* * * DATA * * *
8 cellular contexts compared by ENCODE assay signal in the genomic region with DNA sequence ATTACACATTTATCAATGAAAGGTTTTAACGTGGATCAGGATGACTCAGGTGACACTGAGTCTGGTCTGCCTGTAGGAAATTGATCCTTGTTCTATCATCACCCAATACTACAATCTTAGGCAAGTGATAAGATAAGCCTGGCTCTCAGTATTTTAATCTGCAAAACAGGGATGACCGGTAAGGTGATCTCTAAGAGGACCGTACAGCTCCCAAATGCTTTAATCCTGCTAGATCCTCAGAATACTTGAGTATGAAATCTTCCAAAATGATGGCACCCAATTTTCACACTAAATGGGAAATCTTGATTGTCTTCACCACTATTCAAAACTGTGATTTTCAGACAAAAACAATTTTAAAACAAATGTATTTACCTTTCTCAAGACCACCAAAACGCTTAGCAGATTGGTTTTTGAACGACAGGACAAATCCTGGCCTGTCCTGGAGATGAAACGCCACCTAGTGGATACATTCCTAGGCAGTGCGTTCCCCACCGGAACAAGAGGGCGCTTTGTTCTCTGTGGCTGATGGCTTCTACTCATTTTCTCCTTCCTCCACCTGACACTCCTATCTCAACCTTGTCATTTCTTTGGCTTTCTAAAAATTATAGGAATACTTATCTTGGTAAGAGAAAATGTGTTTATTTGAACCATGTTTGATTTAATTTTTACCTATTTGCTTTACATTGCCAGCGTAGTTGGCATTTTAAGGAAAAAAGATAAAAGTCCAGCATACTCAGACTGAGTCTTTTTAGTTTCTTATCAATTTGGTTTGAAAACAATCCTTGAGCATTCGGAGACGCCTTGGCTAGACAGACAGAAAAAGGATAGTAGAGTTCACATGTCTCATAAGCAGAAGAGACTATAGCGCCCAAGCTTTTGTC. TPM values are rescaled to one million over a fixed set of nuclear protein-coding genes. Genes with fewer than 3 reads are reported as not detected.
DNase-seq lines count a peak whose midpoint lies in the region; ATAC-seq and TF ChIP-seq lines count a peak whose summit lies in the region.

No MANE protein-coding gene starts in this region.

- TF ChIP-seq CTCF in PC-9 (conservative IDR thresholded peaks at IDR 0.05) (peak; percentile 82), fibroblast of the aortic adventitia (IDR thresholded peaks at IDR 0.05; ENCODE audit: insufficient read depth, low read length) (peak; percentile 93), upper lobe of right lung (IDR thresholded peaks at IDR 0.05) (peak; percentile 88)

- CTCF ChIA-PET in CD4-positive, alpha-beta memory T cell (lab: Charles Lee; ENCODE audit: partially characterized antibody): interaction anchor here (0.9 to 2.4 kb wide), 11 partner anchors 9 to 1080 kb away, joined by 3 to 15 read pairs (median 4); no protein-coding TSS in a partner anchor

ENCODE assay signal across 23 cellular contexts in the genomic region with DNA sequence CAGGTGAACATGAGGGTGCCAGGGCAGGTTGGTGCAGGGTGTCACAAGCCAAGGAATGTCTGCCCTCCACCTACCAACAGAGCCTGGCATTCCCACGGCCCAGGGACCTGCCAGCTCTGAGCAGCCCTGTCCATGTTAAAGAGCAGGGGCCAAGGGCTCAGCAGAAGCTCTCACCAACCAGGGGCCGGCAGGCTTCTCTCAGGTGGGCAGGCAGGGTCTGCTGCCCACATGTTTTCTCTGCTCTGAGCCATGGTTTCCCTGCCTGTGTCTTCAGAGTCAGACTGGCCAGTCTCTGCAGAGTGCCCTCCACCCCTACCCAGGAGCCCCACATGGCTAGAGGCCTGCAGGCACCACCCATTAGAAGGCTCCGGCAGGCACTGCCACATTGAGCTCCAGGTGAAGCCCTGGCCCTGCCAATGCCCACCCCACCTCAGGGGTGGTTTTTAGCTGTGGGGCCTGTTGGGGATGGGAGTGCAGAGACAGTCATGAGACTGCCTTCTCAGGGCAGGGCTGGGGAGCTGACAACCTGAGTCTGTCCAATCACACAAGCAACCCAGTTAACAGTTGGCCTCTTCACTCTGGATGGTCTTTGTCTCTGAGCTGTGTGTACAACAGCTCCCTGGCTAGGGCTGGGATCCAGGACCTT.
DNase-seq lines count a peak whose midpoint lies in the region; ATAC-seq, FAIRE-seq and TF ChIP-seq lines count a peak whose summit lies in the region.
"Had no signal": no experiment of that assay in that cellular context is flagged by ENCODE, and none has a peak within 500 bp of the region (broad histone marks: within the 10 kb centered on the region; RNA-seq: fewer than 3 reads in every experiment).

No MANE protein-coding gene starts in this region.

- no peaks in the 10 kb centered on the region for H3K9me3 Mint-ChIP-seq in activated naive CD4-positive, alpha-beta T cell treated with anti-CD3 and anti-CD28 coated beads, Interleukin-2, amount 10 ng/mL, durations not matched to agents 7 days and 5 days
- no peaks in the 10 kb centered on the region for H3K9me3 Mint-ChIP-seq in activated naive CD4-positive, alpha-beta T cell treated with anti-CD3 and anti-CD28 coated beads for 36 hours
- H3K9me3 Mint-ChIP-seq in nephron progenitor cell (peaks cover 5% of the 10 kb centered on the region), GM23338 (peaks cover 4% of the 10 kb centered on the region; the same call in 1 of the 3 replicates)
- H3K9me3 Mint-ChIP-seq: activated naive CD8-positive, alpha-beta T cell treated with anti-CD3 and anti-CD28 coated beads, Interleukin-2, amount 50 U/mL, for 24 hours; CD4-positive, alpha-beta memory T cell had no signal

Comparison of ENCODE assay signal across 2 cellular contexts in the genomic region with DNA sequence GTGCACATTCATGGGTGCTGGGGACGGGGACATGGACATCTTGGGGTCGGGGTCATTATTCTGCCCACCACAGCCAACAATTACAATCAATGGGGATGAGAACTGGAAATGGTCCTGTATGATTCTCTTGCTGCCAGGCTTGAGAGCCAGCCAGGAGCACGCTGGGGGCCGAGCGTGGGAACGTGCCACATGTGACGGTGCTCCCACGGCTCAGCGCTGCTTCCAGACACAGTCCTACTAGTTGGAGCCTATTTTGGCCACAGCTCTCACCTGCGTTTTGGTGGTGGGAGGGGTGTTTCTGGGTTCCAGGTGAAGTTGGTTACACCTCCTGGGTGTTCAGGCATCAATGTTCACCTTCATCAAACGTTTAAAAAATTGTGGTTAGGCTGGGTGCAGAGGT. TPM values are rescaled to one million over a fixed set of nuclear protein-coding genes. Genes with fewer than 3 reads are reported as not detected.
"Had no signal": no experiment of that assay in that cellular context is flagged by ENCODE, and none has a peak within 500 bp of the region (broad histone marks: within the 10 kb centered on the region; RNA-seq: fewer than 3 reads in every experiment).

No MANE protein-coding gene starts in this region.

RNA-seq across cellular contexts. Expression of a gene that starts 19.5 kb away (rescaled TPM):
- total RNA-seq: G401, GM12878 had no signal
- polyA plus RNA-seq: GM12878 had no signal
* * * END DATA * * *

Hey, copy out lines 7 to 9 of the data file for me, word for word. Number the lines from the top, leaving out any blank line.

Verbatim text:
DNase-seq lines count a peak whose midpoint lies in the region; ATAC-seq, FAIRE-seq and TF ChIP-seq lines count a peak whose summit lies in the region.
"Had no signal": no experiment of that assay in that cellular context is flagged by ENCODE, and none has a peak within 500 bp of the region (broad histone marks: within the 10 kb centered on the region; RNA-seq: fewer than 3 reads in every experiment).

No MANE protein-coding gene starts in this region.